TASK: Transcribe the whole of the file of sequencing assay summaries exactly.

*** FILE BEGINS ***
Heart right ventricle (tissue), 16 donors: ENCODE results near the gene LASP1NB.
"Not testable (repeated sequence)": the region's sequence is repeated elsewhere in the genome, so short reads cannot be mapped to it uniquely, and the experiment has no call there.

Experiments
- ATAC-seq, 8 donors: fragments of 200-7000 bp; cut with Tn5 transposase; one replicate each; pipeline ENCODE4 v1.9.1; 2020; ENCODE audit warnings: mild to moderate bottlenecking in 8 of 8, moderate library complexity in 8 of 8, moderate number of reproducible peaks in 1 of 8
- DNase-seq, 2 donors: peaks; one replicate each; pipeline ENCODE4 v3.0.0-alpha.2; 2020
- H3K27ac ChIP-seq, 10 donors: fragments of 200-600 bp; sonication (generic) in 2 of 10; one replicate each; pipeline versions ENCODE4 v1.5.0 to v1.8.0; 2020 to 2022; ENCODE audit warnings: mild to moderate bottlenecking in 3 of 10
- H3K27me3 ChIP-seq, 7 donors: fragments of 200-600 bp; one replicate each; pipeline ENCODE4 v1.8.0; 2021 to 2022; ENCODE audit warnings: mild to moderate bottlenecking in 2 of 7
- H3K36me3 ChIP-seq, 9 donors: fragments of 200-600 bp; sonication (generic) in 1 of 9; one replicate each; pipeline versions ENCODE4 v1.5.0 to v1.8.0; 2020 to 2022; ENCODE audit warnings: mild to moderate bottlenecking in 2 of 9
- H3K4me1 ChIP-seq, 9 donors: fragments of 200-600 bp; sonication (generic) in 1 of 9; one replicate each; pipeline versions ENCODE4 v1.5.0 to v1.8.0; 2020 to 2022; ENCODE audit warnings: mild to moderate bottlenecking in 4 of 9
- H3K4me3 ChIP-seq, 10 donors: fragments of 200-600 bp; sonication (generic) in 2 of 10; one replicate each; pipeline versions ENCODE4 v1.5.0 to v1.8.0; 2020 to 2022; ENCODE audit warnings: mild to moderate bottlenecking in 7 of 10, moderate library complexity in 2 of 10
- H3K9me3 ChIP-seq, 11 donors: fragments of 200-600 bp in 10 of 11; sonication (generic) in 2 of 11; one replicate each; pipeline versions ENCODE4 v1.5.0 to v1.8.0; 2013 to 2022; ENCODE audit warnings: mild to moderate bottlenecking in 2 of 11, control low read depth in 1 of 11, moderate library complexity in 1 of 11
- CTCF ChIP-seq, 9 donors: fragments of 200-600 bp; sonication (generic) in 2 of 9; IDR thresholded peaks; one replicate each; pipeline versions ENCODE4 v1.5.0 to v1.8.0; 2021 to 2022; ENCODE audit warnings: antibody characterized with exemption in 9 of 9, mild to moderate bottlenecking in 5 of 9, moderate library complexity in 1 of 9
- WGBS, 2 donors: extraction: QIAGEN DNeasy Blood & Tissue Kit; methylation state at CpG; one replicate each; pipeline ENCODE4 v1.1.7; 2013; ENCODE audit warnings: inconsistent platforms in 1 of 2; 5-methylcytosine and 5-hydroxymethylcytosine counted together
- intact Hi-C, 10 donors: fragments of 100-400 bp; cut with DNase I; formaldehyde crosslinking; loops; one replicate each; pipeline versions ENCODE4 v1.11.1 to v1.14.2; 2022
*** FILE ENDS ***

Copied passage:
Heart right ventricle (tissue), 16 donors: ENCODE results near the gene LASP1NB.
"Not testable (repeated sequence)": the region's sequence is repeated elsewhere in the genome, so short reads cannot be mapped to it uniquely, and the experiment has no call there.

Experiments
- ATAC-seq, 8 donors: fragments of 200-7000 bp; cut with Tn5 transposase; one replicate each; pipeline ENCODE4 v1.9.1; 2020; ENCODE audit warnings: mild to moderate bottlenecking in 8 of 8, moderate library complexity in 8 of 8, moderate number of reproducible peaks in 1 of 8
- DNase-seq, 2 donors: peaks; one replicate each; pipeline ENCODE4 v3.0.0-alpha.2; 2020
- H3K27ac ChIP-seq, 10 donors: fragments of 200-600 bp; sonication (generic) in 2 of 10; one replicate each; pipeline versions ENCODE4 v1.5.0 to v1.8.0; 2020 to 2022; ENCODE audit warnings: mild to moderate bottlenecking in 3 of 10
- H3K27me3 ChIP-seq, 7 donors: fragments of 200-600 bp; one replicate each; pipeline ENCODE4 v1.8.0; 2021 to 2022; ENCODE audit warnings: mild to moderate bottlenecking in 2 of 7
- H3K36me3 ChIP-seq, 9 donors: fragments of 200-600 bp; sonication (generic) in 1 of 9; one replicate each; pipeline versions ENCODE4 v1.5.0 to v1.8.0; 2020 to 2022; ENCODE audit warnings: mild to moderate bottlenecking in 2 of 9
- H3K4me1 ChIP-seq, 9 donors: fragments of 200-600 bp; sonication (generic) in 1 of 9; one replicate each; pipeline versions ENCODE4 v1.5.0 to v1.8.0; 2020 to 2022; ENCODE audit warnings: mild to moderate bottlenecking in 4 of 9
- H3K4me3 ChIP-seq, 10 donors: fragments of 200-600 bp; sonication (generic) in 2 of 10; one replicate each; pipeline versions ENCODE4 v1.5.0 to v1.8.0; 2020 to 2022; ENCODE audit warnings: mild to moderate bottlenecking in 7 of 10, moderate library complexity in 2 of 10
- H3K9me3 ChIP-seq, 11 donors: fragments of 200-600 bp in 10 of 11; sonication (generic) in 2 of 11; one replicate each; pipeline versions ENCODE4 v1.5.0 to v1.8.0; 2013 to 2022; ENCODE audit warnings: mild to moderate bottlenecking in 2 of 11, control low read depth in 1 of 11, moderate library complexity in 1 of 11
- CTCF ChIP-seq, 9 donors: fragments of 200-600 bp; sonication (generic) in 2 of 9; IDR thresholded peaks; one replicate each; pipeline versions ENCODE4 v1.5.0 to v1.8.0; 2021 to 2022; ENCODE audit warnings: antibody characterized with exemption in 9 of 9, mild to moderate bottlenecking in 5 of 9, moderate library complexity in 1 of 9
- WGBS, 2 donors: extraction: QIAGEN DNeasy Blood & Tissue Kit; methylation state at CpG; one replicate each; pipeline ENCODE4 v1.1.7; 2013; ENCODE audit warnings: inconsistent platforms in 1 of 2; 5-methylcytosine and 5-hydroxymethylcytosine counted together
- intact Hi-C, 10 donors: fragments of 100-400 bp; cut with DNase I; formaldehyde crosslinking; loops; one replicate each; pipeline versions ENCODE4 v1.11.1 to v1.14.2; 2022